As an individual, ask: What is my plan of action towards my money, mind, marriage, relationships for 2023? What do I want to achieve in 2023 or in the next five years? How much worth should I be in 20 years? As you think about the questions above, let me help you formulate your strategic plan.

Change your language

The danger is that in trying to craft a strategic plan, we tend to be so wide, yet will achieve little or nothing from what we are talking about. Some companies would say, for example: “We want to be a world-class entity in providing goods and services.” That phrase might be so big yet very fuzzy. Have a clear idea of what you want to achieve. State specifics; have timelines and state who should be in charge for the plan to be a success.

Analytical thinking

Having tabled your strategic plan as a company, you need a progressive and probing debate on the same document. It’s unfortunate that some leaders draft a document somewhere and shove it into the throat of employees to swallow without expecting to be questioned how realistic the plan is. Is it smart enough? Does it bring solutions to specificities?

Ask yourself: Where am I? At times we tend to think of ourselves as what we really are not. As a company, make both internal and external audits.This gives you a picture of how you are perceived in the minds of people in juxtaposition with what you think of yourself. This helps to make necessary adjustments.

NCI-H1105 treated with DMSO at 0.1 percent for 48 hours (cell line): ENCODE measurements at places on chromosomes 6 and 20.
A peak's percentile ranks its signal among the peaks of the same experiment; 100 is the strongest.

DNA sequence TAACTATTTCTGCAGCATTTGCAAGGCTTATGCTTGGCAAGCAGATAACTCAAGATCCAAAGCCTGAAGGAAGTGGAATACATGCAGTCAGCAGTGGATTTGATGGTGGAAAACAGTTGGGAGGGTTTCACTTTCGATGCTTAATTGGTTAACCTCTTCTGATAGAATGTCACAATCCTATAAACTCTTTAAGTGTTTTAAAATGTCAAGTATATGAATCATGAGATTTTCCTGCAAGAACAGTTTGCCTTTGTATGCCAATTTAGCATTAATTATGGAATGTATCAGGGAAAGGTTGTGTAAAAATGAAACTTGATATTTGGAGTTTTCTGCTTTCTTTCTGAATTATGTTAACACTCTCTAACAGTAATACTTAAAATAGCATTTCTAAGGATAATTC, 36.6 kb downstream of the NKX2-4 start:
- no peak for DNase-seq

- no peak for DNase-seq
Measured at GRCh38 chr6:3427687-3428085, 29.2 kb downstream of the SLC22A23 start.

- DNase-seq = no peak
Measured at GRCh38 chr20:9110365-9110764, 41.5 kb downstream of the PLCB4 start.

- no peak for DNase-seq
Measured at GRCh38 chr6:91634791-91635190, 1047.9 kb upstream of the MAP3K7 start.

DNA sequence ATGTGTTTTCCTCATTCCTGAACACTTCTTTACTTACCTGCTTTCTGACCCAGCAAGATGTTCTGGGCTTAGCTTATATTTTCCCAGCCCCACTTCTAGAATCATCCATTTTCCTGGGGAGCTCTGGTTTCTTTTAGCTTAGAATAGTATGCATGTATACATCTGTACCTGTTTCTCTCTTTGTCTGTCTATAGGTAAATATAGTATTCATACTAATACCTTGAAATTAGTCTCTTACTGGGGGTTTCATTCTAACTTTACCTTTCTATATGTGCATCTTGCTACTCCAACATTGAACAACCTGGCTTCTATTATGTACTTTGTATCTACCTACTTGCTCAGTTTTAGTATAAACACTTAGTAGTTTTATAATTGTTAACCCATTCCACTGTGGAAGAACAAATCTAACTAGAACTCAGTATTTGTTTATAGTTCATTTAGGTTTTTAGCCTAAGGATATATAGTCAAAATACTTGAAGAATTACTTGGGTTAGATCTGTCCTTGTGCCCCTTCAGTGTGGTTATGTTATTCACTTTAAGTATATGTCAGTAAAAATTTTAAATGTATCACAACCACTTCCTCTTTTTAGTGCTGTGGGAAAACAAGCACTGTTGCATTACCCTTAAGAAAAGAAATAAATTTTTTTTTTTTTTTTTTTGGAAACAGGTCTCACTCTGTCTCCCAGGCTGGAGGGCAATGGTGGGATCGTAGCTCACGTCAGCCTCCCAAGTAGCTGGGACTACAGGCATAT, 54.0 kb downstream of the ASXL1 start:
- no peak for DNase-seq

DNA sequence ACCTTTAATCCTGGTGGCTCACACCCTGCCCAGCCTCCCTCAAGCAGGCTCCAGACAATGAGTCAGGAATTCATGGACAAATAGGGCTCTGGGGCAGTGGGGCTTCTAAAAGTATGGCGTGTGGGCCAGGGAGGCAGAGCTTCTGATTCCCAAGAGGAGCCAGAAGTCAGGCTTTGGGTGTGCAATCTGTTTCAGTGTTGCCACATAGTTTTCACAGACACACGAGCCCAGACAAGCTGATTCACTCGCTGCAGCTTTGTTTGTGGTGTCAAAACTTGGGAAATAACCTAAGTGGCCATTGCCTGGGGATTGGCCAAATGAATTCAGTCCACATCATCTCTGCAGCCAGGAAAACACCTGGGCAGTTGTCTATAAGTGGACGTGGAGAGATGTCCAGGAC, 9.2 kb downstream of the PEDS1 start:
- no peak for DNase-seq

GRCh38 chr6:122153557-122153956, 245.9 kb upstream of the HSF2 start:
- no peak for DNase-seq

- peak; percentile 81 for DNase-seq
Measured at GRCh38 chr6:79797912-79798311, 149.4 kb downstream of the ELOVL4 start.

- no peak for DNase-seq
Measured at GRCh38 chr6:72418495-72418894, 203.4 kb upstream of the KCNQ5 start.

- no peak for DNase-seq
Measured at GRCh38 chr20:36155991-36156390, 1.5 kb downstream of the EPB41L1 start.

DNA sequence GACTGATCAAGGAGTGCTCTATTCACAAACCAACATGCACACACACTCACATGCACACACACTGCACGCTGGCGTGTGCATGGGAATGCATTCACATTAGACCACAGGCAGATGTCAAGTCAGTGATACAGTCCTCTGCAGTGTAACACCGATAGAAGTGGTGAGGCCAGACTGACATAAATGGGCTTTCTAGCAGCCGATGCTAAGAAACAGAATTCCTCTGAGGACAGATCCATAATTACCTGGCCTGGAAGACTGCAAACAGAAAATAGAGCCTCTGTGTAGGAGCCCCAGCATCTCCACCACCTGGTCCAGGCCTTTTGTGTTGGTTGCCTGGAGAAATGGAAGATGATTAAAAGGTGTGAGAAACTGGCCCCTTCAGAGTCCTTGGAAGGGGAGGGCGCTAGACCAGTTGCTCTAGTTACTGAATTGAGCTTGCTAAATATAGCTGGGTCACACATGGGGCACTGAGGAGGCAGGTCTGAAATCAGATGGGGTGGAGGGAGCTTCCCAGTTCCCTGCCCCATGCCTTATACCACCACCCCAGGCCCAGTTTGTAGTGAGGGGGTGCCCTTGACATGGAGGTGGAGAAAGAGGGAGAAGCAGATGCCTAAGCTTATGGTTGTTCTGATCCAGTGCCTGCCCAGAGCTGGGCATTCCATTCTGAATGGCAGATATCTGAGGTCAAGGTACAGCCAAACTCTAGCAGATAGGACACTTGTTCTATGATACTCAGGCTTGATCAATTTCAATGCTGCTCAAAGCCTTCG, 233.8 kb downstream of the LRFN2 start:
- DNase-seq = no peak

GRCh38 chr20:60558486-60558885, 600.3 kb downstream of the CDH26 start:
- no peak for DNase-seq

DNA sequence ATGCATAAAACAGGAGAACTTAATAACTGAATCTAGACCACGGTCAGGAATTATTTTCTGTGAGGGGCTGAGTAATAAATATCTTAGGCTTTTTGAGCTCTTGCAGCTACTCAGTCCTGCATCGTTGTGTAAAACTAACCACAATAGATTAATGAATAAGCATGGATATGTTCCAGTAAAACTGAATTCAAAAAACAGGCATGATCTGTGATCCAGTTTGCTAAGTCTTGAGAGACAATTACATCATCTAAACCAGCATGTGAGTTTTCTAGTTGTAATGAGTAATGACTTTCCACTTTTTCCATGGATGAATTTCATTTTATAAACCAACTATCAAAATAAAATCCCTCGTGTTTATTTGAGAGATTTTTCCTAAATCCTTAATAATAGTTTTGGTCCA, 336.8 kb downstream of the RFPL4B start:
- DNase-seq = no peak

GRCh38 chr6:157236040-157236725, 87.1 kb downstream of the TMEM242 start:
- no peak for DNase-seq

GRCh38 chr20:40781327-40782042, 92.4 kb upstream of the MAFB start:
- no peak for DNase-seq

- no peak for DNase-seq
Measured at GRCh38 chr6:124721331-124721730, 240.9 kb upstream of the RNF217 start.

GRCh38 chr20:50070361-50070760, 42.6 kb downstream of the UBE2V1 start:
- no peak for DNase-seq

When the future is in your thinking

The strategic plan becomes futile, especially with leaders that are hinged on maintaining and managing systems. Life has sharp turns, twists, and changes, and the leader should know what to do. As others ask the question: What? The leader asks: Why? That gives the proper answer possible to a current issue or for future encounters. The “why-factor” liberates leaders from just doing a project because it’s their work requirement. They do it because it’s relevant and worth it. Amber Hurdle once said: “A plan is not putting you in a box and forcing you to stay there. A plan is a guide to keep you on course, efficient, and safe.”